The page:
Image 2:  The Organisation Chart that has been added to the report using the “Synoptic Panel by OKViz” custom visual.  The chart is linked to a structured table that contains descriptions of the roles and the associated salary and costs.  The colours indicate in which range/state the salary sits.


2017-04-01_161221
Image 3:  The table that is linked to the various visualisations in the report.


Organisation Chart 4
Image 4:  A “Stacked Column Chart” showing the Associate Salary Total by Department and Sub-Departments.


Organisation Chart 5
Image 5:  A “Pie Chart” showing the Associate Salary Total by Department.


Organisation Chart 6
Image 6:  A “Treemap” showing the Associate Salary Total by Department.


Organisation Chart 7
Image 7:  A “Matrix Table” showing the table of Associates Data with Totals.


Organisation Chart 2
Image 8:  A “Table” showing the table of Associates Data.


Organisation Chart 09
 Image 9:  Report showing Total Salaries and Costs for a fictitious organisation.  All the visualisations are filtered by the selections in the “Hierarchy Slicer”.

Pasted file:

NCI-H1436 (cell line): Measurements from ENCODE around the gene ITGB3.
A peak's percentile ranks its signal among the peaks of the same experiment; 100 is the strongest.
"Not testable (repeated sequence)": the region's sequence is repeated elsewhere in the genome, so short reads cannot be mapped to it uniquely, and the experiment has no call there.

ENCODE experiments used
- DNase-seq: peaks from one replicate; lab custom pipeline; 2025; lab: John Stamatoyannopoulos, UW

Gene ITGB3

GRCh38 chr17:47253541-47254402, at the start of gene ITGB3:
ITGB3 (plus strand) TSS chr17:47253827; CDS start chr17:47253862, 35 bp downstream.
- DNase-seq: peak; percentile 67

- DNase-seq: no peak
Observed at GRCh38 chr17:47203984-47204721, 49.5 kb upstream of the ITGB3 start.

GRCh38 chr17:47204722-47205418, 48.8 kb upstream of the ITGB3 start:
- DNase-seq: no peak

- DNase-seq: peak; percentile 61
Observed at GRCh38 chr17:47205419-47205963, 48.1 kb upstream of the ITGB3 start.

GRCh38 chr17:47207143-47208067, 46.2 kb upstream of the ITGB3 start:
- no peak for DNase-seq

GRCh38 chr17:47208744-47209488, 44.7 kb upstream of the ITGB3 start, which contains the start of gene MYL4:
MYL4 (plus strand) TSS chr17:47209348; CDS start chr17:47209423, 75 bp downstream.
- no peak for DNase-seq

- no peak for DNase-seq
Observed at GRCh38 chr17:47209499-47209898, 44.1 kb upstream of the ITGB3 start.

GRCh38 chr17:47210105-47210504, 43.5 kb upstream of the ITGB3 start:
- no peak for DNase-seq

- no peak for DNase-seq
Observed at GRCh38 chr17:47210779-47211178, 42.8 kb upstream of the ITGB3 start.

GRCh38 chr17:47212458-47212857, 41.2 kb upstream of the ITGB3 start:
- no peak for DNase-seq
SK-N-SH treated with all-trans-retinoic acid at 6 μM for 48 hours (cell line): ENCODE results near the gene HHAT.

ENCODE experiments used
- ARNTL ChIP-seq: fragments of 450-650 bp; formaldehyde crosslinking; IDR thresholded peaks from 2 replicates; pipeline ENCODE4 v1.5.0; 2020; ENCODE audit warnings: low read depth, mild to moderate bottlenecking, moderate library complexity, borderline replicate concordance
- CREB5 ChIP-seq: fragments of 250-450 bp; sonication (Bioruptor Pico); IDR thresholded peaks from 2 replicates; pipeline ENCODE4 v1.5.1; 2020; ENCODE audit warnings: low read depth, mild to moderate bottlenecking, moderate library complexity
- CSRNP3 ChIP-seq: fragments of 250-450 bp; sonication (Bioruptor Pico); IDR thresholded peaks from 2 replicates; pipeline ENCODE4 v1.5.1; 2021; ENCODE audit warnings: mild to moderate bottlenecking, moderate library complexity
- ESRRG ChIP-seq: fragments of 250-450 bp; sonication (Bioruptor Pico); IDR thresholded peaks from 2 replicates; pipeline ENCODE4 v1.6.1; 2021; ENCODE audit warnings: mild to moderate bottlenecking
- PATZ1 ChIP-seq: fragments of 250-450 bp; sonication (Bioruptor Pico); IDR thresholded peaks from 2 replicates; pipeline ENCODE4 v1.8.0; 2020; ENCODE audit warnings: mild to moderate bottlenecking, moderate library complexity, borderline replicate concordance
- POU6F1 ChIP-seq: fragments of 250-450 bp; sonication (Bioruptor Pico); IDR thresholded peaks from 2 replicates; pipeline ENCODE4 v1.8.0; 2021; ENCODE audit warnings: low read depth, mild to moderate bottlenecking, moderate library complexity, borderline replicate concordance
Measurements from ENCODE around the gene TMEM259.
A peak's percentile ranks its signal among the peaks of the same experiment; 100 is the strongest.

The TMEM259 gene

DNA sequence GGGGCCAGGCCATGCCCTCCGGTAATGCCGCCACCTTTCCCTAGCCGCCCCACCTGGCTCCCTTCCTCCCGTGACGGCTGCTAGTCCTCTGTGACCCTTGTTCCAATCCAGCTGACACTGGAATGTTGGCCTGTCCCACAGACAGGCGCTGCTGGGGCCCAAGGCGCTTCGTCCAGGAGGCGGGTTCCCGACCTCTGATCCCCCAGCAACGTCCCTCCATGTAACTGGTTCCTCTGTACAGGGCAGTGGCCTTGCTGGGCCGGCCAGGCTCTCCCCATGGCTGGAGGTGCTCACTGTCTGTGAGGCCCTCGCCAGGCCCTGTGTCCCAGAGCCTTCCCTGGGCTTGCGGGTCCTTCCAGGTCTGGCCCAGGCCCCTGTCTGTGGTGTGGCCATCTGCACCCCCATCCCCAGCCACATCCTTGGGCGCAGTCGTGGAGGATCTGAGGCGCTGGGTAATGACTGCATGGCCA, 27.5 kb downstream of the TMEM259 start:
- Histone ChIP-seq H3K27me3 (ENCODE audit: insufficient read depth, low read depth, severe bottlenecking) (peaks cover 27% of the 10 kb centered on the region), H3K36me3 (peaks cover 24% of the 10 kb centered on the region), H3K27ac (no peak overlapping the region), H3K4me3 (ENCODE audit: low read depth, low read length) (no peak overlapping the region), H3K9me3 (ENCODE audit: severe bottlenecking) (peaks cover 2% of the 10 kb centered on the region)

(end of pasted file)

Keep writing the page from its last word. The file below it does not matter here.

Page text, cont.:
Organisation Chart 10
 Image 10:  The Organisation Chart reflecting the filtering by the selections in the “Hierarchy Slicer”


Organisation Chart 11
 Image 11:  The Organisation Chart that has been created using Microsoft Visio Pro that is exported as a “.png” file which can then be uploaded to the “SYNOPTIC DESIGNER FOR POWER BI” at the web address, http://synoptic.design/.


Organisation Chart 11
 Image 12:  The Organisation Chart that has been uploaded to the “SYNOPTIC DESIGNER FOR POWER BI” at the web address, http://synoptic.design/ before being exported as a “.svg” for use in the “Synoptic Panel by OKViz” custom visual.


Here’s hoping that this was of interest.  If you have any questions feel free to contact me at fred.williams@insightfuldatasolutions.com